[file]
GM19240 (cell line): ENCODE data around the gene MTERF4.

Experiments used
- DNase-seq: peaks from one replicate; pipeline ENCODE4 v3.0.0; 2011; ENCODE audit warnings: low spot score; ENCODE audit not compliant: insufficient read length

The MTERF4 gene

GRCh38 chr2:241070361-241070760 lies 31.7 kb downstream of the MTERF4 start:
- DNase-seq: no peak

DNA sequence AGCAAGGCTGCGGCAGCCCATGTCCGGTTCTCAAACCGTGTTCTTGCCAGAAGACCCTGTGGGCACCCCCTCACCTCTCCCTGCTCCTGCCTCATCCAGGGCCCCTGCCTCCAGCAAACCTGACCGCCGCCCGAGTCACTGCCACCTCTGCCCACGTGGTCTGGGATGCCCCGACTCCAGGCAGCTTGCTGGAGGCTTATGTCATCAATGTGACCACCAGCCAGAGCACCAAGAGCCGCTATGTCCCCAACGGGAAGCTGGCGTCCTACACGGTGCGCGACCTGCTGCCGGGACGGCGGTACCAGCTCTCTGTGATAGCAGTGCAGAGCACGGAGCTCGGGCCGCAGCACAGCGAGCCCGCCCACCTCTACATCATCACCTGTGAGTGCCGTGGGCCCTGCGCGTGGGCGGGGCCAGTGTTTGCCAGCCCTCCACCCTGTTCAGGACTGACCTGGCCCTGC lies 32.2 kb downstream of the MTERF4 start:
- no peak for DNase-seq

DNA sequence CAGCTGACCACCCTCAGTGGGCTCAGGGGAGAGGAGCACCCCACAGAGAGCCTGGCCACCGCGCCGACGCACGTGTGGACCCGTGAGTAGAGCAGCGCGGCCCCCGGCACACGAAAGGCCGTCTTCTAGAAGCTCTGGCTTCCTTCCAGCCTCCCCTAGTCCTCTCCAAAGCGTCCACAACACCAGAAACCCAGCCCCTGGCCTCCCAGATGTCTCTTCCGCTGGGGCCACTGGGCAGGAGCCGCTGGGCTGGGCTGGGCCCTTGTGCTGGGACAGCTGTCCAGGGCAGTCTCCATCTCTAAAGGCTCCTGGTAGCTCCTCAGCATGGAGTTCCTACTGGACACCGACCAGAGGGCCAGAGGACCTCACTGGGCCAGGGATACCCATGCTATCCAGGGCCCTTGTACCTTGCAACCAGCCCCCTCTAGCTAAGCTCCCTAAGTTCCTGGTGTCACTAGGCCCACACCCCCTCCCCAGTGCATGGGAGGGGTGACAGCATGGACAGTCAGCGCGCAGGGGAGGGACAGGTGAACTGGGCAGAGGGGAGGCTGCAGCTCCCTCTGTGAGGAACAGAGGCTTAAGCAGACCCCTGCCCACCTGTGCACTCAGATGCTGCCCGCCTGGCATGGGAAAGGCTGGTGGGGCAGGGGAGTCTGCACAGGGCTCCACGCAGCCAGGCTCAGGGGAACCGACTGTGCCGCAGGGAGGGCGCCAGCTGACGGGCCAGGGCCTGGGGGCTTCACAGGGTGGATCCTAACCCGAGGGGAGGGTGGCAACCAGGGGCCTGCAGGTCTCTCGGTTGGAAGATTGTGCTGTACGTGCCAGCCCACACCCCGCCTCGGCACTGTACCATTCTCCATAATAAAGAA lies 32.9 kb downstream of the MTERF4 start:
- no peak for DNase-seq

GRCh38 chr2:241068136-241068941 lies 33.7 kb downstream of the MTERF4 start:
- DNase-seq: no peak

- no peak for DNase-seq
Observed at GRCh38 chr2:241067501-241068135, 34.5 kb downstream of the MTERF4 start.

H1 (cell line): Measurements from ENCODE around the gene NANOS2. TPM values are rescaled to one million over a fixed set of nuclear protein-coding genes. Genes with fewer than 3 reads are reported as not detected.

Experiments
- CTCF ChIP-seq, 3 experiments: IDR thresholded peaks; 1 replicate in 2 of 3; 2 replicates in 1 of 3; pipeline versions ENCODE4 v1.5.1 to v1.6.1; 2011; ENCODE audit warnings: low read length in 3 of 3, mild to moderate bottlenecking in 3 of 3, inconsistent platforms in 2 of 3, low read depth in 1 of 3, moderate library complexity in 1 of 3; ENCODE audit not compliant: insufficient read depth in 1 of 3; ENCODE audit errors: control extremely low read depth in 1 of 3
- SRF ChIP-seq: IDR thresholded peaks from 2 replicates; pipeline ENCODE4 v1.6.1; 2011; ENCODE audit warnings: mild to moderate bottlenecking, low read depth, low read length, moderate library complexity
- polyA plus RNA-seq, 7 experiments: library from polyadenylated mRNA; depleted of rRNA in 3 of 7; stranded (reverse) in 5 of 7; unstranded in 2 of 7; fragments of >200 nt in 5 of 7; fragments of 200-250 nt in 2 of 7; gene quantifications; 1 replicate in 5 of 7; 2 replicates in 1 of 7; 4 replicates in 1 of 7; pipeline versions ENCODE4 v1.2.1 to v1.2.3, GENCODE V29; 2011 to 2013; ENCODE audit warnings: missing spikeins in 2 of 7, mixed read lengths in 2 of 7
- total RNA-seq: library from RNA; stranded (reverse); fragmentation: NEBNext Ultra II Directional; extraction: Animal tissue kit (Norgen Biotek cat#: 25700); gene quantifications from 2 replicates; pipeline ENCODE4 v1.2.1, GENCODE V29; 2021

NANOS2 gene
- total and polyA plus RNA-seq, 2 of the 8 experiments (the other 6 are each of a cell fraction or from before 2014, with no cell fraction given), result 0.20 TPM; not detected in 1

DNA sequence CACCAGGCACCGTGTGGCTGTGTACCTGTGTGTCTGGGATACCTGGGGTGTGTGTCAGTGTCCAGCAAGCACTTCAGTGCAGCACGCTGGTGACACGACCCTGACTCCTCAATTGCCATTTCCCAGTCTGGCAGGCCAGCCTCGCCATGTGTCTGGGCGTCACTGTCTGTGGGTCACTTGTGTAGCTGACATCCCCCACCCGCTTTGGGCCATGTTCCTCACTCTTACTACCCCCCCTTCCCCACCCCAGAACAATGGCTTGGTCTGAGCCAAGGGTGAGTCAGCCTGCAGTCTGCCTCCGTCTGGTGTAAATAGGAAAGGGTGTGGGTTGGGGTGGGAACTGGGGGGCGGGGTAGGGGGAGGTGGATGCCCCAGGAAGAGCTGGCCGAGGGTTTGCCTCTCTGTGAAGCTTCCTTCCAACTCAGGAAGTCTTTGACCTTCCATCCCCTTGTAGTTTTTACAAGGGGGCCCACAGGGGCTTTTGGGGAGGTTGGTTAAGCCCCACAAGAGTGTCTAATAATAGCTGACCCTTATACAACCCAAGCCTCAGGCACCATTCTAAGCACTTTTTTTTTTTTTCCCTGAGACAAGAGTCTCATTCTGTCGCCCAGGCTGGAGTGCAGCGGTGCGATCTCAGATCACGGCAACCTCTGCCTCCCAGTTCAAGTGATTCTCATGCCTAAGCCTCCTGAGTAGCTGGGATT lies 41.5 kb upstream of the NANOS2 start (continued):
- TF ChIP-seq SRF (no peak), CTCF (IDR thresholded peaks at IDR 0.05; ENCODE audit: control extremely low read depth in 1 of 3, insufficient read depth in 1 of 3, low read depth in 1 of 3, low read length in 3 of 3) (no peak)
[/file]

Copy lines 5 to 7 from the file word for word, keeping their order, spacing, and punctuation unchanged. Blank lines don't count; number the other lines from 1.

GRCh38 chr2:241070361-241070760 lies 31.7 kb downstream of the MTERF4 start:
- DNase-seq: no peak

DNA sequence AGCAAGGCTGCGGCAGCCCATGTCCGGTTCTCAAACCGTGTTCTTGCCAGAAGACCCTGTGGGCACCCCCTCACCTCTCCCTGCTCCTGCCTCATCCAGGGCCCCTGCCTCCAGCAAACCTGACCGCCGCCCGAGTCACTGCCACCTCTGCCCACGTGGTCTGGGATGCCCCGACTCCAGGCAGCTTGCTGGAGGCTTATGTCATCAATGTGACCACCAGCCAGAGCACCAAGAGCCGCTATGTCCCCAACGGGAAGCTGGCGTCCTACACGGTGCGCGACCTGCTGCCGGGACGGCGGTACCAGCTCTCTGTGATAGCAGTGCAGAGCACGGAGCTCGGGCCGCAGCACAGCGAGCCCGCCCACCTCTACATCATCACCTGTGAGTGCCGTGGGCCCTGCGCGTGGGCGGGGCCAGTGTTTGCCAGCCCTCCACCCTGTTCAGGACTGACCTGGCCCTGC lies 32.2 kb downstream of the MTERF4 start: